This genial and affable gentleman, who with his faithful and pleasant wife have traveled on the journey of life for many years, and now as the golden years of their days are beginning to run apace, they have made themselves a home in the reservation country, which for natural advantages is equal to any which has been developed and improved in a becoming manner.
Alfred E. Miller was born in Spring Mills, Pennsylvania, on June 13, 1833, being the son of Jonas and Lydia (Ettinger) Miller, natives of Lehigh County, Pennsylvania, and born in 1801 and 1799 and died in 1876 and 1874, respectively. The father was a tailor but farmed some the latter part of his life. Alfred was educated and raised in his native place and when seventeen started for himself. He worked on the farm and one year later took up blacksmithing, which he followed for three years. Subsequent to that, we find him for eight years in a dry goods store and then he went to Colorado and mined three years.
His next move was to Baker City, Oregon, and there he freighted and mined for fifteen years and came thence in 1877 to Dayton, Washington. That was the place of his toils on the farm until 1891, when he came to Genesee and bought land. Like the majority of the farmers in the gloomy year of 1893, he went to the wall financially and when the reservation opened he came hither and selected his place, three miles west from Gifford. He had but a few cents in cash, and the opening of a new place was very slow, but he has labored on and now has a good home, plenty of stock, does a general farming business and is prospering. Mr. Miller has one brother, Charles, a tailor in Pennsylvania, and four sisters, Catharine, deceased wife of Michael Keys: Aim, widow of Evan Evens, in Pennsylvania: Polly, widow of Lyons M. Hanna; Margaret, single, living in Pennsylvania. Mr. Miller is a member of the Lutheran Church and his wife of the Baptist. He is a Republican and is active in the improvement of the country and the development of its resources.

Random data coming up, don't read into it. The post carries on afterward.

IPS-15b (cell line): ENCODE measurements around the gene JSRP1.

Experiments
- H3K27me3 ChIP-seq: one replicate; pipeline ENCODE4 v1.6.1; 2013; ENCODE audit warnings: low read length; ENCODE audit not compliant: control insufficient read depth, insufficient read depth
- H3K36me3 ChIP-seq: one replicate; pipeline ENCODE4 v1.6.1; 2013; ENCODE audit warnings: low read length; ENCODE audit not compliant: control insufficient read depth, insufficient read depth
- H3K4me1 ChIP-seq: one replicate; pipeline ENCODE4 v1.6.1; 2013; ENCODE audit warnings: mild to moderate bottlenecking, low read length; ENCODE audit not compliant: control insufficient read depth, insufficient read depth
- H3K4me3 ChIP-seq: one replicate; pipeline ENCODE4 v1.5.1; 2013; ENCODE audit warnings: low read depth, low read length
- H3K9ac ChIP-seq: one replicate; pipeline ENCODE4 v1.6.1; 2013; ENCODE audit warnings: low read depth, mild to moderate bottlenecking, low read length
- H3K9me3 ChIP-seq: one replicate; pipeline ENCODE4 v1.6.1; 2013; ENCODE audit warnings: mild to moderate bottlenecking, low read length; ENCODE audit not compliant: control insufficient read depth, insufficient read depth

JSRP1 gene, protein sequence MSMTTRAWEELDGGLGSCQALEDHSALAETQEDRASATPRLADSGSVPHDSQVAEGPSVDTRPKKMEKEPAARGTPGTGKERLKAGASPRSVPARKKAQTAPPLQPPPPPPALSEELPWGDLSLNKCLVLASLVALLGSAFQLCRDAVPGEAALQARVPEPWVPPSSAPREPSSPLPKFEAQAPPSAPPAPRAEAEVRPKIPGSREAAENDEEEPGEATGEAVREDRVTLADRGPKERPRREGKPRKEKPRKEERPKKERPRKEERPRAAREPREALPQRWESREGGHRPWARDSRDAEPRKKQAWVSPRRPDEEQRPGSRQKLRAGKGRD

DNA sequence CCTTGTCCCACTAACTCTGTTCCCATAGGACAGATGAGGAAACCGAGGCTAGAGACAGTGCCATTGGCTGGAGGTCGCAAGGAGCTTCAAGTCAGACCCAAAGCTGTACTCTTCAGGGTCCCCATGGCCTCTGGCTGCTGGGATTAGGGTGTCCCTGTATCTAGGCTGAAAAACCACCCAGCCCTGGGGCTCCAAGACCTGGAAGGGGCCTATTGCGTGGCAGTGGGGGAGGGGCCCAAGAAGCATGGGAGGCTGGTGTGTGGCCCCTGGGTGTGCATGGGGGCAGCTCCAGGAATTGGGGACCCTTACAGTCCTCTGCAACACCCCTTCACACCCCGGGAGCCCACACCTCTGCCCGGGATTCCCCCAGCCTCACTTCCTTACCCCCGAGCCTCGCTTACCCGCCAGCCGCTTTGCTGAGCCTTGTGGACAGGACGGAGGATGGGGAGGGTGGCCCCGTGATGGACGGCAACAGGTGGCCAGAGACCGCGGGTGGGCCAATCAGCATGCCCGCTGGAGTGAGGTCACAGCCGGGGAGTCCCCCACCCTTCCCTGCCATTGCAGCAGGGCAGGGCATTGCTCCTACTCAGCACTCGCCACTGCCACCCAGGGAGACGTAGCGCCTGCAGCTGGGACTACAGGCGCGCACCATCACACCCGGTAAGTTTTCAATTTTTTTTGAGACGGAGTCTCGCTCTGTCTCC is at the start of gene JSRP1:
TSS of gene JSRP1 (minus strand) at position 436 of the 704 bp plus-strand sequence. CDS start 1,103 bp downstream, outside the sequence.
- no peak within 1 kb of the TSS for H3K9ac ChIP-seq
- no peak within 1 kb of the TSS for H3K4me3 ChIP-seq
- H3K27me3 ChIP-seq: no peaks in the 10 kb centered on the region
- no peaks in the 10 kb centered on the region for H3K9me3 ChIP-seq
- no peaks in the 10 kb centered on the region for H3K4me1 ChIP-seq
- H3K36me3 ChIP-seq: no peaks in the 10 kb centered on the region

On April 19, 1867, at La Grande, Oregon, Mr. Miller married Julia Holbfield widow of David Holbfield, and daughter of Theopholus and Elizabeth H. (Lechman) Shaw, natives of Kentucky. Mrs. Miller was born in Putnam County. Missouri, on June 26, 1838, and came to Oregon with her parents in 1865. She had nine brothers and sisters and all are dead but two, Sampson, in Okanogan County, Washington; Daniel, in Baker City, Oregon. Four children have been born to Mr. and Mrs. Miller: Charles, at home; Annie, wife of George M. White, near Culdesac; Jane, wife of Charles Bateman, on the reservation; Mary, wife of F. A. Schreffler, a farmer near Girford. Mrs. Miller had one son by her former marriage, David, living near Clarkston, Washington.
Mr. and Mrs. Miller are well respected people and are worthy of the esteem in which they are held. They have labored well to develop the western country and are deserving of the portion they have wrought out by their toils.
Source: An Illustrated History of North Idaho: Embracing Nez Perce, Idaho, Latah, Kootenai and Shoshone counties, state of Idaho; Western Historical Publishing Company, 1903